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Western banks remain cautious despite lifting of Iran sanctions, says expert

The European Council's lifting of almost all nuclear-related economic sanctions against Iran is good news for exporters and oil and gas service companies but remaining US sanctions may cause problems for companies, an expert has said.18 Jan 2016

Regulatory expert Tom Stocker of Pinsent Masons, the law firm behind Out-Law.com, said that with a US trade embargo still in place western banks may remain reluctant to support Iranian related businesses.

The sanctions were removed after the International Atomic Energy Agency verified that Iran has implemented the agreed nuclear-related measures that were set out in the Joint Comprehensive Plan of Action that was agreed in July 2015.

"Following the partial lifting of EU and US sanctions, non-US exporters and oil and gas service and engineering companies are set to re-enter Iran. We have seen a significant increase in companies seeking market entry advice," said Stocker.

"While life sciences, technology, university and professional service sectors were able to conduct business in Iran, the scope of EU sanctions and particularly the extra-territorial nature of US sanctions caused significant difficulties and banks generally declined to support Iranian business," he said.

Stocker said 29 individuals and 94 companies remain on the EU’s sanction list and transactions connected with them remain prohibited, while export controls on military and dual-use items are also in place.

"The biggest challenge to Iranian related business is the US regime. The US has lifted sanctions that apply to non-US persons but US businesses remain prohibited from engaging in Iranian related business and 200 entities remain subject to US sanctions. Money connected to Iranian business must also not be transferred or cleared through the US," Stocker said.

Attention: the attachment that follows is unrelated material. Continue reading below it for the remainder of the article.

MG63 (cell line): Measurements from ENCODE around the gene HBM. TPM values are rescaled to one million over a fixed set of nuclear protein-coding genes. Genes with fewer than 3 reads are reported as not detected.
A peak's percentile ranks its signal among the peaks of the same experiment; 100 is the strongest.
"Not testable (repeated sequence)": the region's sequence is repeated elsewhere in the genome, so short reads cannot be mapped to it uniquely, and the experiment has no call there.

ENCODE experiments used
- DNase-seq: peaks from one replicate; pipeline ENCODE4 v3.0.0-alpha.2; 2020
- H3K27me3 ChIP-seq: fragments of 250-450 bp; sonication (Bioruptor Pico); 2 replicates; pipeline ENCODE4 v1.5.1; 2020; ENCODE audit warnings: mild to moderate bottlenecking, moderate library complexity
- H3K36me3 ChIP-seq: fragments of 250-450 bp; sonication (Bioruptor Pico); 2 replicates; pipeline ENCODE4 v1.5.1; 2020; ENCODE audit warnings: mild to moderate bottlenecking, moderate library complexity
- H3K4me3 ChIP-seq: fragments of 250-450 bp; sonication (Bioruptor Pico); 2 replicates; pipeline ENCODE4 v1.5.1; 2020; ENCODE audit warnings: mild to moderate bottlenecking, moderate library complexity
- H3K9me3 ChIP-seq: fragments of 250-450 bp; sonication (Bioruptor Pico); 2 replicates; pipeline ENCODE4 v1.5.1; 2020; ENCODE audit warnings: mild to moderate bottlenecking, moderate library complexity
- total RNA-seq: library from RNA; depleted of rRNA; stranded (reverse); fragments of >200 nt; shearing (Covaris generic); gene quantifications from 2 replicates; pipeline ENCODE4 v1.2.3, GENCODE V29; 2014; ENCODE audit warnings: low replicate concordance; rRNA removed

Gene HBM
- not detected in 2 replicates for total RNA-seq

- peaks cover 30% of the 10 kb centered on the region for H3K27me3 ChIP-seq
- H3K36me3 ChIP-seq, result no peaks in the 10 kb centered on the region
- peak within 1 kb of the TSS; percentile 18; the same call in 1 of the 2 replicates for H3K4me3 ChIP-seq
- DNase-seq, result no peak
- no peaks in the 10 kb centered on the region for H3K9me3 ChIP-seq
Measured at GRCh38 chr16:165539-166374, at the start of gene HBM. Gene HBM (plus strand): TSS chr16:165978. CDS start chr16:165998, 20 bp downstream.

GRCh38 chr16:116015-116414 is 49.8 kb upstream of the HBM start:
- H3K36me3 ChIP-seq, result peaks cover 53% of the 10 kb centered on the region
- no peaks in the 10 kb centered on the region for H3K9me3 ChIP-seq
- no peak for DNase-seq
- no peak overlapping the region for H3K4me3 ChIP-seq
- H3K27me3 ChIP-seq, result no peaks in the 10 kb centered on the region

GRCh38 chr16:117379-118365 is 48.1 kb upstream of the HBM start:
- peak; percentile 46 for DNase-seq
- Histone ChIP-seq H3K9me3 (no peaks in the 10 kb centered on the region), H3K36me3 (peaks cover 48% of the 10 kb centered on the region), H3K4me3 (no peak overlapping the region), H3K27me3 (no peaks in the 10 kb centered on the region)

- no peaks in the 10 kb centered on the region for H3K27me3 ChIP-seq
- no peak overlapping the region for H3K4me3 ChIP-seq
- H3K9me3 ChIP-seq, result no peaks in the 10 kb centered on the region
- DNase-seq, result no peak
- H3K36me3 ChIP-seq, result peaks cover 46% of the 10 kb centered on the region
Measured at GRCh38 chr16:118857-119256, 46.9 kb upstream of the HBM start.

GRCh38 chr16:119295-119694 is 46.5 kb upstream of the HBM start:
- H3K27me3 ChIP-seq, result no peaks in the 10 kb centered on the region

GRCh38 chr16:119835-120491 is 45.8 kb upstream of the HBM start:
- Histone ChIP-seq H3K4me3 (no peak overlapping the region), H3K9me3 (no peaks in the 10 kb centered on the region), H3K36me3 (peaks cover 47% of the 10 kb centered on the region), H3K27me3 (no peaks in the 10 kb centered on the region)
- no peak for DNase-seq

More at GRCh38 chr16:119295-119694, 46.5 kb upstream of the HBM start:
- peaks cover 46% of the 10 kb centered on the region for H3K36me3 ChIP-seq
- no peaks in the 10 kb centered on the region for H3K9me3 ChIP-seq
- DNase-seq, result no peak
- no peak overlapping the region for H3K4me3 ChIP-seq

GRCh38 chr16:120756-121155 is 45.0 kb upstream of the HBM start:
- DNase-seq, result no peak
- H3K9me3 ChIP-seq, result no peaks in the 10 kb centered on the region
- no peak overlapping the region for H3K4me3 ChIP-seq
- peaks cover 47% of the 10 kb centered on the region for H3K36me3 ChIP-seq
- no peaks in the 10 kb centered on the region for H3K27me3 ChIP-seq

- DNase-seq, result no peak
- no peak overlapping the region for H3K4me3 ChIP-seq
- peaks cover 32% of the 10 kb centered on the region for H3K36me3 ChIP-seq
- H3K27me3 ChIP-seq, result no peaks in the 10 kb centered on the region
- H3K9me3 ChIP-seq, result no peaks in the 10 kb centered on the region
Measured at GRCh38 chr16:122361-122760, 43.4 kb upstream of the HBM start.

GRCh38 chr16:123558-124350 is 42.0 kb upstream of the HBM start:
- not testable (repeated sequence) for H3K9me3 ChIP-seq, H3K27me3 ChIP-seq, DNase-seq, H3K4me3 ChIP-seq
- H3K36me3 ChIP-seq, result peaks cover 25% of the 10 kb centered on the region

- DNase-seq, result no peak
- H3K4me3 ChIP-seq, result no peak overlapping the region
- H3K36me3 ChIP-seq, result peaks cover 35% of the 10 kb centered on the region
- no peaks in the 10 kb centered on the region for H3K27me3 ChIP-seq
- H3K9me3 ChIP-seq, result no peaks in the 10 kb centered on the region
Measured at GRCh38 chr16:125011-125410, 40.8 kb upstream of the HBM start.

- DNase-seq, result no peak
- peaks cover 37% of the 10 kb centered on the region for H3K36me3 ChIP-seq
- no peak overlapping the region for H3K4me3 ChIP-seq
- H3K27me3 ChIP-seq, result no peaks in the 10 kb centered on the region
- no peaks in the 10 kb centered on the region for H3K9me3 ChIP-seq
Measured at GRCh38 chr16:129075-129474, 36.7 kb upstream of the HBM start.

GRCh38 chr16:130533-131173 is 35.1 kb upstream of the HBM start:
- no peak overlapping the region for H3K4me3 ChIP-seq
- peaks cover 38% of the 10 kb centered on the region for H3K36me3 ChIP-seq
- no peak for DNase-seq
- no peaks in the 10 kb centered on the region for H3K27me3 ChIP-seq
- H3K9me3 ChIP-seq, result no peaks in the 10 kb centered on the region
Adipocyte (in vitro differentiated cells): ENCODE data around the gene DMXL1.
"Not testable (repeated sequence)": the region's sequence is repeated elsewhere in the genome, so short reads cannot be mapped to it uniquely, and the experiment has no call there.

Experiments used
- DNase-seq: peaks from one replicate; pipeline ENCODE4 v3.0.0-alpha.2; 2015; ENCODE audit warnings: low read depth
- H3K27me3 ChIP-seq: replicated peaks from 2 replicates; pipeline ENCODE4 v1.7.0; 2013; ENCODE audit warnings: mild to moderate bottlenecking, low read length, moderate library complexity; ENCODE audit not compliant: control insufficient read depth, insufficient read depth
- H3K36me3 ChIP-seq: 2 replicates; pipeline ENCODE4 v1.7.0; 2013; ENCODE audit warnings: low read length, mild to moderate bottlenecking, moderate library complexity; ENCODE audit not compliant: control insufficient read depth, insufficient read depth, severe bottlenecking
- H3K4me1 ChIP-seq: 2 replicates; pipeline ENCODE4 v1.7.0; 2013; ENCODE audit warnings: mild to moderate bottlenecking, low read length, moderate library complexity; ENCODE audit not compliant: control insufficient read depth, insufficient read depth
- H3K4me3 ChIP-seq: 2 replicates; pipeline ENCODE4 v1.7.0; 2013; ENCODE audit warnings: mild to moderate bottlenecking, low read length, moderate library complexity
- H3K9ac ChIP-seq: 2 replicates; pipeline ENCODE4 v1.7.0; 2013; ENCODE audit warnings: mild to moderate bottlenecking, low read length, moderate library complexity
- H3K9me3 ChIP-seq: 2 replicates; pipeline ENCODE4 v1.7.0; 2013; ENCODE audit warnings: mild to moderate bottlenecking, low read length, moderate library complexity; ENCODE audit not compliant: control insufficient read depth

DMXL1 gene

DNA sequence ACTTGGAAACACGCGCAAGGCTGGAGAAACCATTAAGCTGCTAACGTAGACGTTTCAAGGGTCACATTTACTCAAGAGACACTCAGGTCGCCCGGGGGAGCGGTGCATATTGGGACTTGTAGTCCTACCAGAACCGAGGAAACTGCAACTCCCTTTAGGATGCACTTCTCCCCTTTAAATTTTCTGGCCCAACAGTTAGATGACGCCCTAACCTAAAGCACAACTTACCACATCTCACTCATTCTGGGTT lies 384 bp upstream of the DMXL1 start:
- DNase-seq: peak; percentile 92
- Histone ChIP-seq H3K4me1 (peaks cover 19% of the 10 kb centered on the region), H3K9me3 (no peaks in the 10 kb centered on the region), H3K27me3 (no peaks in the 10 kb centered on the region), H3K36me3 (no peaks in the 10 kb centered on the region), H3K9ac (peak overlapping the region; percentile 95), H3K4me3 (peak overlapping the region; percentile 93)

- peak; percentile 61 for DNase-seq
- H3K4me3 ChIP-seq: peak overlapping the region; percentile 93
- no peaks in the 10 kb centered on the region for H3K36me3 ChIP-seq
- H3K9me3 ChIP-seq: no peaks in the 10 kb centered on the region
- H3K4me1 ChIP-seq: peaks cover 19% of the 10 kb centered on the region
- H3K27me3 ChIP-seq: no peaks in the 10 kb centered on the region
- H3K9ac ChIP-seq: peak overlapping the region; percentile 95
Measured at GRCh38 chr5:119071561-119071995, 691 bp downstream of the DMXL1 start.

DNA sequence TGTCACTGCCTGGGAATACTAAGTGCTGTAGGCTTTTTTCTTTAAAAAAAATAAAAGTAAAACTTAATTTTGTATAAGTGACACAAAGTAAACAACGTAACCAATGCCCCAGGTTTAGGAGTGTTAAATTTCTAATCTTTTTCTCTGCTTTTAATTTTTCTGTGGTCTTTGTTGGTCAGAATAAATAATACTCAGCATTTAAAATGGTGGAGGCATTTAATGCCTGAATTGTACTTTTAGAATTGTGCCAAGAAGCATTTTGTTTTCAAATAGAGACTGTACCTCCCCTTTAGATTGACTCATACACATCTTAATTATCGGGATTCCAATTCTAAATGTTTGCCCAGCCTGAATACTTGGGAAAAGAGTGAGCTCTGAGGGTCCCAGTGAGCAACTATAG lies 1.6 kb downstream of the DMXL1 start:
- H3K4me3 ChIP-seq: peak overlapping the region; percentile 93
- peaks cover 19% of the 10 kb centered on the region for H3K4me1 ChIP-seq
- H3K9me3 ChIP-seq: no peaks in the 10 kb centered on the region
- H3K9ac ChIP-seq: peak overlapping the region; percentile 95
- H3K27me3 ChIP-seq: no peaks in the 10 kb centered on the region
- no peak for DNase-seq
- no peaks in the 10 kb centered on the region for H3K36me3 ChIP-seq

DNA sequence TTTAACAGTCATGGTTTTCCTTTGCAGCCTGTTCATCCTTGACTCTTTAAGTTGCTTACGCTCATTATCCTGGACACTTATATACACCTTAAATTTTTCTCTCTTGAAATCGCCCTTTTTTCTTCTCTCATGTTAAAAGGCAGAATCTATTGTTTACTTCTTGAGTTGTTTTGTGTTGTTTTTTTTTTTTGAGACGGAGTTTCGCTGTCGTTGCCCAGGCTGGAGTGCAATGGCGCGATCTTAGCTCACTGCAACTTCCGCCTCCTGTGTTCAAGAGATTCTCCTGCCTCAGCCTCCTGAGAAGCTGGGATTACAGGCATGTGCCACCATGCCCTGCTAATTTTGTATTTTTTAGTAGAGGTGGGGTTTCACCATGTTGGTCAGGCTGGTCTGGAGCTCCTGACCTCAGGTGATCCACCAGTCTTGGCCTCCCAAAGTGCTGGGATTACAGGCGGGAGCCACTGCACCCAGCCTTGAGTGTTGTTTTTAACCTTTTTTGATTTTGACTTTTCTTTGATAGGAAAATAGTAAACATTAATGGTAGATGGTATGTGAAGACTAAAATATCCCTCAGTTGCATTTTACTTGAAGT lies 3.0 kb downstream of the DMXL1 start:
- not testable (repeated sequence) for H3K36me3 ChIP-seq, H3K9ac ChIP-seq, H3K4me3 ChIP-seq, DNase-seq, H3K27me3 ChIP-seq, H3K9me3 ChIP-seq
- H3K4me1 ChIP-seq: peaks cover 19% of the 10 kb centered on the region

Companies are getting involved in third party payment routings to distance payments to themselves from payments originating in Iran but that leads to money laundering risks, said Mr Stocker.

"There therefore remains substantial legal risks connected to Iranian business but those risks can be navigated. There is a need to carry-out counterparty due diligence and to avoid transactions being in US dollars," he said.

"The key challenge for non-US business will be the practical one of whether their banks will process payments and confirm letters of credit. The risk appetite of western banks is likely to lag behind the lifting of the EU sanctions because the US trade embargo remains in place," Stocker said.

Sanctions on banking, financial services, oil and gas products and services, petrochemical products and services, shipping and ship buildings have been removed by the EU, and a licensing regime introduced for the export of dual use goods and the import of certain metals, diamonds and graphite. A number of individuals and entities have also been removed from the EU's designated person list.

The US has lifted sanctions on non-US businesses working with Iran's financial, banking, energy, petrochemical, shipping, shipbuilding, and automotive sectors, on the provision of insurance and re-insurance services and on trade in certain metals, coal and software and associated services. The US has also removed 400 individuals and entities from the Specially Designated Nationals (SDN) and other sanction lists.

A general licence now authorises foreign subsidiaries of US businesses to engage in most transactions that non-US persons are now allowed to engage in.

Foreign financial institutions are also now able to work with people who have been removed from the SDN list. This applies even if the institutions have branches in the US, so long as those branches and the US financial system are not involved in the transaction.

Most trade with US citizens and organisations remains prohibited, and 200 individuals and entities remain on the SDN list. The transit of funds through the US financial system and US dollar clearing transactions also remains prohibited, except under certain licences.